Hospital emergency departments continue to be used as a source of primary medical care by large numbers of the community’s medically underserved population. What are the implications of this practice for the patients, and on health care costs and quality of care? What would you propose as a means to change this situation?


Welcome to Module 3! Module 3 presents the major elements of non-hospital entities. Ambulatory (outpatient) care is the predominant mode of health care delivery in the US. As the population ages, there is tremendous growth in the need for long-term care services. Lastly, the needs of the mentally ill require a wide array of mental health services. All three of these non-hospital entities will be explored in this module.

Module 3 provided an in-depth analysis of non-hospital entities (ambulatory care, long-term care, and behavioral health services), with a focus on how the move away from hospital-based care has affected the healthcare organization and the community that it serves. This Module reviewed the major elements of ambulatory (outpatient) care. Ambulatory care encompasses a diverse and growing sector of the health care delivery system. Physician services are the chief component; however, hospital outpatient and emergency departments, community health centers, departments of health, and voluntary agencies also contribute important services, particularly for the uninsured and vulnerable populations. Ambulatory surgery is a continuously expanding component of ambulatory care, as new technology enables more procedures to be performed safely and economically outside the hospital.

The number of Americans requiring long-term care services is increasing. Advances in medical care have made a longer life span not only possible but more probable, even in the presence of ongoing chronic disease and disability. This module provided an overview of the diverse array of long-term care services presently provided in institutional, community, and home-based settings. Particular attention was given to the long-term care needs of older adults because they are the fastest growing proportion of the population in the United States today and are the major consumers of long-term care services.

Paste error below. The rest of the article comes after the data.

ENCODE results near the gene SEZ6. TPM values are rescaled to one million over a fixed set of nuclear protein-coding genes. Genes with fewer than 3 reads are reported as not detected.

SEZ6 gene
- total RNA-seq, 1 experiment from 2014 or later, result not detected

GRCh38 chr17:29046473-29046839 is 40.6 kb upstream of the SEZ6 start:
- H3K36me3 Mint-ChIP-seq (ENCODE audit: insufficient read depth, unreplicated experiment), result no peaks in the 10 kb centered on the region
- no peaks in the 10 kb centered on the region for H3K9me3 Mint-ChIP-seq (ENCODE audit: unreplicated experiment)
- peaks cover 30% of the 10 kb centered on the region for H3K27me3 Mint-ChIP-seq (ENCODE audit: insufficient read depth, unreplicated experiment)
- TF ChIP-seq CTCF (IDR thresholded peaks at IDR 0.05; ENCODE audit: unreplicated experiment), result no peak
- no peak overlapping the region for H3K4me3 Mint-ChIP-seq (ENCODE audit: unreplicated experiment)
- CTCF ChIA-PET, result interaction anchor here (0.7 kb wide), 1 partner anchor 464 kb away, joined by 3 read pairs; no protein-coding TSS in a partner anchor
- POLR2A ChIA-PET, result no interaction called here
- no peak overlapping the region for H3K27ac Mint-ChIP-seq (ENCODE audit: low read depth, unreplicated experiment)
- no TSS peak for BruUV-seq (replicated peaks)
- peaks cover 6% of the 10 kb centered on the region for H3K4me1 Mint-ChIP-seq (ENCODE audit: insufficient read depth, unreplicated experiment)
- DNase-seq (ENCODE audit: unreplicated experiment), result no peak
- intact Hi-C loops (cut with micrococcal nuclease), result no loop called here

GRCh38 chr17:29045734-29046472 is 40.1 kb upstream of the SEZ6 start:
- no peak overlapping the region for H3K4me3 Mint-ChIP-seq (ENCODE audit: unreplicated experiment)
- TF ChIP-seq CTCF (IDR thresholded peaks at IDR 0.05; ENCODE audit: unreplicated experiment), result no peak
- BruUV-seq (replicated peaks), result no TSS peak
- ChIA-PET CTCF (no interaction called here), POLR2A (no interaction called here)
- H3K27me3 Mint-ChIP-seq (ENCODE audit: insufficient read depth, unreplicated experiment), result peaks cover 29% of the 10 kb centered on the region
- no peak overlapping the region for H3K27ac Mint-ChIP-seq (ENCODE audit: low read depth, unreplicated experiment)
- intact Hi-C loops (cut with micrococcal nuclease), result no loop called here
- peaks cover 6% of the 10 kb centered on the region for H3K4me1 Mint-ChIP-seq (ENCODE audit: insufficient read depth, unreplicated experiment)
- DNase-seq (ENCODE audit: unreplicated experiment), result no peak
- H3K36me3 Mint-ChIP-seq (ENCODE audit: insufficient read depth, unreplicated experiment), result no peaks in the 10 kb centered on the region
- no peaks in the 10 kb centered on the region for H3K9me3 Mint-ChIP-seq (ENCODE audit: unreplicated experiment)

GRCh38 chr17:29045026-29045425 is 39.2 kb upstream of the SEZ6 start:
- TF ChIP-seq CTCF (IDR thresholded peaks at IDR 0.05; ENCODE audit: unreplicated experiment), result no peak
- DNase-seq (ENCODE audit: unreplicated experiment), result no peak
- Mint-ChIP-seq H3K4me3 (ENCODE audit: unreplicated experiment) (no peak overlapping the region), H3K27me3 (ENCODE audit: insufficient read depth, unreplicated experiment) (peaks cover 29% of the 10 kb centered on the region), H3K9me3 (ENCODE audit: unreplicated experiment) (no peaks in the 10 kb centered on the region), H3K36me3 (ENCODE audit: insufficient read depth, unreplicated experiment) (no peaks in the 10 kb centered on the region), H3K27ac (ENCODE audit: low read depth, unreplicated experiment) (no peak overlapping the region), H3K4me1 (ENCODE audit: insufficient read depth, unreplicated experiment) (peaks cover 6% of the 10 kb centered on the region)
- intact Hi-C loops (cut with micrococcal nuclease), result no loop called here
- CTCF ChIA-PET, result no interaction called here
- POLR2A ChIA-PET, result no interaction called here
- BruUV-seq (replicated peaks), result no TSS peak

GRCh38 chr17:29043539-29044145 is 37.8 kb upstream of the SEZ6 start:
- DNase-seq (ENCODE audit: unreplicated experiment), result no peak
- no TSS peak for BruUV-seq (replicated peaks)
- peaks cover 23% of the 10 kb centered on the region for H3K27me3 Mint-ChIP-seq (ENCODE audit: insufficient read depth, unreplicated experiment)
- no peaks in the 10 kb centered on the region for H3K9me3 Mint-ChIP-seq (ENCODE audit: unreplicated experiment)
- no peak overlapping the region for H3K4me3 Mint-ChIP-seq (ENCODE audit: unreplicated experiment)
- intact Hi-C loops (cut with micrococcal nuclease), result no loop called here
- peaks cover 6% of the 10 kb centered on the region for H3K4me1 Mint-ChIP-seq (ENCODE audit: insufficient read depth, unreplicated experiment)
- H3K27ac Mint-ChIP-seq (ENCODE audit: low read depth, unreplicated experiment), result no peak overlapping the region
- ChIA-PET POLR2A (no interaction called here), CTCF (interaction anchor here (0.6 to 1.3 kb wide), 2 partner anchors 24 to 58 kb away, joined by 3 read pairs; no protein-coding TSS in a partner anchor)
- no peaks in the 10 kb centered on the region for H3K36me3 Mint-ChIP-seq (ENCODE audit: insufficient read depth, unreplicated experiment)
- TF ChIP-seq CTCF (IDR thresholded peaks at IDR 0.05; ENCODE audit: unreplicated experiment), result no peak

Lastly, this module described the clinical characteristics of people who receive behavioral health services. Historic trends and forces affecting the distribution and kinds of care were examined and compared with epidemiological data regarding the prevalence of psychiatric disorders to hypothesize whether national needs for mental health care were being met. Evolution in the science and technology available for the treatment of psychiatric disorders was reviewed briefly. Opportunities for improvement and evidence of the impact of managed care on effective mental health service delivery were examined.

Demographic shifts will shape the future. An increasing number of debates and discussions are surfacing around the social, economic, and health implications of demographic and social change. All of these concerns present new challenges for public policy, government, business, and the health care industry. Several critical issues and trends deserve attention-the aging baby boomers, the increasing ethnic and radical diversity, the growing disparity between the richest and the poorest households, and the future burden of disease.

Isn’t note taking just for high school students? Why is it important to take notes no matter what age? Note taking is a way to retain important information that you will need to know at a later date. Taking notes ensures you are concentrating on the material you are reading or listening to. However, note taking is a skill. Key to taking any notes is a system in which information can be understood at a later date. There are many different ways to notes. One common system is called Cornell Notes. This system is used throughout high schools, universities, and businesses around the world. Remember that note taking is not simply words on a page but drawings help you visualize information.

 Module Goals

  • Analyze the historic trends and forces affecting the distribution and kinds of care received in non-hospital entities
  • Evaluate the influence of ambulatory care on access to quality health care for uninsured and vulnerable populations
  • Assess the diverse array of long-term care services presently provided in institutional, community, and home-based settings
  • Hypothesize whether national needs for mental health care are being met, based on epidemiologic data regarding the prevalence of psychiatric disorders
  • Examine the impact of future trends as the focus of health care delivery systems shift from the hospital setting.

Goals Alignment:

University Mission Based Outcomes – 2, 3, 5

Program Learning Goals – 3, 4, 8

Course Learning Objectives – 1, 3, 5, 7

 Learning Materials

Required Resources: 

  • Sultz, H. A., & Young, K. A. (2017). Health care USA: Understanding its organization and delivery (9th ed.). Jones & Bartlett. Read Chapters 5, 9, & 10.

Additional Resources:

  • Jennifer DesRochers, (2012, Jul. 26). How to take Cornell notes [Video].
  • Learn English with Emma (engVid), (2016, Aug. 25). How to study efficiently: The Cornell Notes Method [Video].
  • Verbal to Visual, (2016, Dec. 20). Improving Cornell Notes with Sketchnoting Techniques [Video].
  • TEDx Talks, (2016, Nov. 29). How to draw to remember more | Graham Shaw | TEDxVienna [Video].

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